Branch Rickey’s Law: How New York State’s Ives-Quinn Act Opened the Door for Jackie Robinson
Crook, K - Thesis Final.pdf (1017.Kb)
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CitationCrook, Keith. 2022. Branch Rickey’s Law: How New York State’s Ives-Quinn Act Opened the Door for Jackie Robinson. Master's thesis, Harvard University Division of Continuing Education.
AbstractThe breaking of baseball’s color barrier in 1945 was an important victory in the long, ongoing
struggle for racial equality in America. Over the years, it has been a fertile subject for
historians, scholars, and artists. Most of these works focus on Jackie Robinson, the ballplayer who
heroically integrated our national pastime, and Branch Rickey, the general manager of the Brooklyn
Dodgers, who defied Major League Baseball’s surreptitious policy of segregation. Certainly,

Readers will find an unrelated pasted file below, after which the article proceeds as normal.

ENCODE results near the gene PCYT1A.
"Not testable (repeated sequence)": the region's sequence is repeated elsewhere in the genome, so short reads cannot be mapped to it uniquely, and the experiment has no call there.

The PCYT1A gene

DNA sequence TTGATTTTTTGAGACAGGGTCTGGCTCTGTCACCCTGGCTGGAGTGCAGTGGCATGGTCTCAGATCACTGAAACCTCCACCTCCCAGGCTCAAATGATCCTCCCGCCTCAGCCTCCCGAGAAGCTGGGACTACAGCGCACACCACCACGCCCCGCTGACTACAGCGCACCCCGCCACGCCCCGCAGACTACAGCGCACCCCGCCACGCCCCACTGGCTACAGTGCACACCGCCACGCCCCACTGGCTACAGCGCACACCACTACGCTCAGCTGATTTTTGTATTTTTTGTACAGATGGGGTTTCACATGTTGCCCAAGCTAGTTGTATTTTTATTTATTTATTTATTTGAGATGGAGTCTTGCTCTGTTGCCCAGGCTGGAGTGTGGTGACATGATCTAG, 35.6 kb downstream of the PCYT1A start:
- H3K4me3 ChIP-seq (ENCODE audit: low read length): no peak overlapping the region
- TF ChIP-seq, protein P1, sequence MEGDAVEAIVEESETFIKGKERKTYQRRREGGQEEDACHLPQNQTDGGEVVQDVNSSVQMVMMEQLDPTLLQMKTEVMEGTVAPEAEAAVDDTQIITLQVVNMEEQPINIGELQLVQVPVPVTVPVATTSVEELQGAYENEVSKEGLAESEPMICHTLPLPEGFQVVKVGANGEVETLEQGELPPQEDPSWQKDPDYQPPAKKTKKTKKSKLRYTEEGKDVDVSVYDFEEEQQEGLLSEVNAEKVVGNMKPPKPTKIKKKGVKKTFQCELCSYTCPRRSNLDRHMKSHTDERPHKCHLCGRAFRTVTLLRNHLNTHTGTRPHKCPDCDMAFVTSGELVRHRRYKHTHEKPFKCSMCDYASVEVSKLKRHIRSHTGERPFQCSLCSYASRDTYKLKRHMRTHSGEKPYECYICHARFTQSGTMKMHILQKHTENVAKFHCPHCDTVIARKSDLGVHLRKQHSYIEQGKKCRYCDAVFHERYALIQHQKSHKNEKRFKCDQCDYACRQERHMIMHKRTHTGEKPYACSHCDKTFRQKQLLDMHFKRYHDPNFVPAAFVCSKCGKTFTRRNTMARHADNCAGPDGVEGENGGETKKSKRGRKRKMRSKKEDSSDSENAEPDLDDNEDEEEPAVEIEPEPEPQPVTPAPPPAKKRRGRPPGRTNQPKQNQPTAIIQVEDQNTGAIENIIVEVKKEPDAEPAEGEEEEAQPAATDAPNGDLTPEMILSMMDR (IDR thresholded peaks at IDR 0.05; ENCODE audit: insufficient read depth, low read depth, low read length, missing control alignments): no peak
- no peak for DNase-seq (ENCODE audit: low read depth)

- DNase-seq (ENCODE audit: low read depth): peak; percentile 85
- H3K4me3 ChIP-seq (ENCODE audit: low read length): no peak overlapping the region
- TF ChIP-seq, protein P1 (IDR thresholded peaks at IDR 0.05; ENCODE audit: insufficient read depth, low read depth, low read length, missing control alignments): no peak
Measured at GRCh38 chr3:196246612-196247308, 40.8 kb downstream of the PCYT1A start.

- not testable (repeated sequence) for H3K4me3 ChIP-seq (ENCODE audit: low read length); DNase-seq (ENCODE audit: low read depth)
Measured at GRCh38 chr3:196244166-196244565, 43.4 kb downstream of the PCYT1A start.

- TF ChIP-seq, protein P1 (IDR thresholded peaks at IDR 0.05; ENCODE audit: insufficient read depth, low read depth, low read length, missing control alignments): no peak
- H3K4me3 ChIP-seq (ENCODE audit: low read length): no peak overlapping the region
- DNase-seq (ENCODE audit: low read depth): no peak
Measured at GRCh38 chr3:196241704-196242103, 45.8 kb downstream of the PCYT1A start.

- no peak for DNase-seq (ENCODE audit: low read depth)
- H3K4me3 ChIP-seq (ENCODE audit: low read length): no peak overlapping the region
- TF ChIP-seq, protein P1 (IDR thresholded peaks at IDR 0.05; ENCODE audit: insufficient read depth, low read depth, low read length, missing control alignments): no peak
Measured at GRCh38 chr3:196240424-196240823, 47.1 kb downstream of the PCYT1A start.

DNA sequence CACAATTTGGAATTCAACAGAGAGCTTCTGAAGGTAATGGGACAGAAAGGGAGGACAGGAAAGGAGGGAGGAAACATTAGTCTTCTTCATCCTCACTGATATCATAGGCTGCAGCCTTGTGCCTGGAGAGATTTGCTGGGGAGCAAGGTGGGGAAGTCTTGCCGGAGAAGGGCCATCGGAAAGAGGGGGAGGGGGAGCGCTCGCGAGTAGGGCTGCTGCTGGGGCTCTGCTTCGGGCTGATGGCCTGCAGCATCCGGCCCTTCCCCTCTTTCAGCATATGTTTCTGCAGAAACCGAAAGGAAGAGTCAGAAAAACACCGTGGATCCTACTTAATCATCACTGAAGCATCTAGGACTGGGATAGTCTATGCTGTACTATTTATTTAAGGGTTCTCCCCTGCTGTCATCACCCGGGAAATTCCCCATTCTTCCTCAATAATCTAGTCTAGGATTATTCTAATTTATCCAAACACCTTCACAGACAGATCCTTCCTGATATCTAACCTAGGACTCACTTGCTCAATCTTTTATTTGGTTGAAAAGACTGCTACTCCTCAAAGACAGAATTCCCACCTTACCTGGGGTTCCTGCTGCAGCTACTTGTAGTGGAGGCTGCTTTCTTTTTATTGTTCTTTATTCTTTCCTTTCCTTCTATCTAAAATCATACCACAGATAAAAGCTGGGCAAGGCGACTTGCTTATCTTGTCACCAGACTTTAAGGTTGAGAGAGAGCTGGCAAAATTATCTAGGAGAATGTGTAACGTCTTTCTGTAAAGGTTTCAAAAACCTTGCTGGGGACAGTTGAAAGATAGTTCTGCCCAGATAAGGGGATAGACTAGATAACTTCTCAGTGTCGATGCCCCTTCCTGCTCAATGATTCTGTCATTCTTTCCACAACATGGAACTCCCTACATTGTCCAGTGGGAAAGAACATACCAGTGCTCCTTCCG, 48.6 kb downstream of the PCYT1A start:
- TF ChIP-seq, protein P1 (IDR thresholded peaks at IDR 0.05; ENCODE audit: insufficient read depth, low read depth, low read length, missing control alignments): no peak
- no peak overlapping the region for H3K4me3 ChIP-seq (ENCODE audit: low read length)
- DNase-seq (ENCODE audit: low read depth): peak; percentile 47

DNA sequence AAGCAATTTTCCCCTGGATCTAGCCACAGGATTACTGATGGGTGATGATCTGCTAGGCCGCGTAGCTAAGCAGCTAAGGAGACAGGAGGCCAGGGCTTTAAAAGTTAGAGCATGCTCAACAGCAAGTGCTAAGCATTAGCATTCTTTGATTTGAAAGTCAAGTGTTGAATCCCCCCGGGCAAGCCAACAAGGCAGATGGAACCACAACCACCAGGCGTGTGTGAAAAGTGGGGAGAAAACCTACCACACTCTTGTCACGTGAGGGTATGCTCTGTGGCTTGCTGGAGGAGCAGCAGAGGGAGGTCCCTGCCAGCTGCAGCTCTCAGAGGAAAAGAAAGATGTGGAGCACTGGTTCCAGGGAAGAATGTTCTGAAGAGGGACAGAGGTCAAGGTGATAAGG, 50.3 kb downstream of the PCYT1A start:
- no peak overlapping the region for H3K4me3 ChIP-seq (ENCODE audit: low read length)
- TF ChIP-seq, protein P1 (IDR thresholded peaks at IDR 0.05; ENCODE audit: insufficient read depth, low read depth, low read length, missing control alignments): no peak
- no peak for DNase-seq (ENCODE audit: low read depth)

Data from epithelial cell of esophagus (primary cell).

focusing on two “great men” makes for a simpler, more digestible story, but before they could do
their “great things,” activists, labor leaders, politicians, clergymen, and journalists had laid
the groundwork for their achievement. These unsung heroes were fighting for much more than equality
on the baseball field—and largely due to their pressure, New York became the first state in the
nation to ban discrimination in the workplace on March 12, 1945. It was this law, which passed with
overwhelming, bipartisan support, that I contend was dispositive in
desegregating our national pastime.
Citable link to this pagehttps://nrs.harvard.edu/URN-3:HUL.INSTREPOS:37371541
- DCE Theses and Dissertations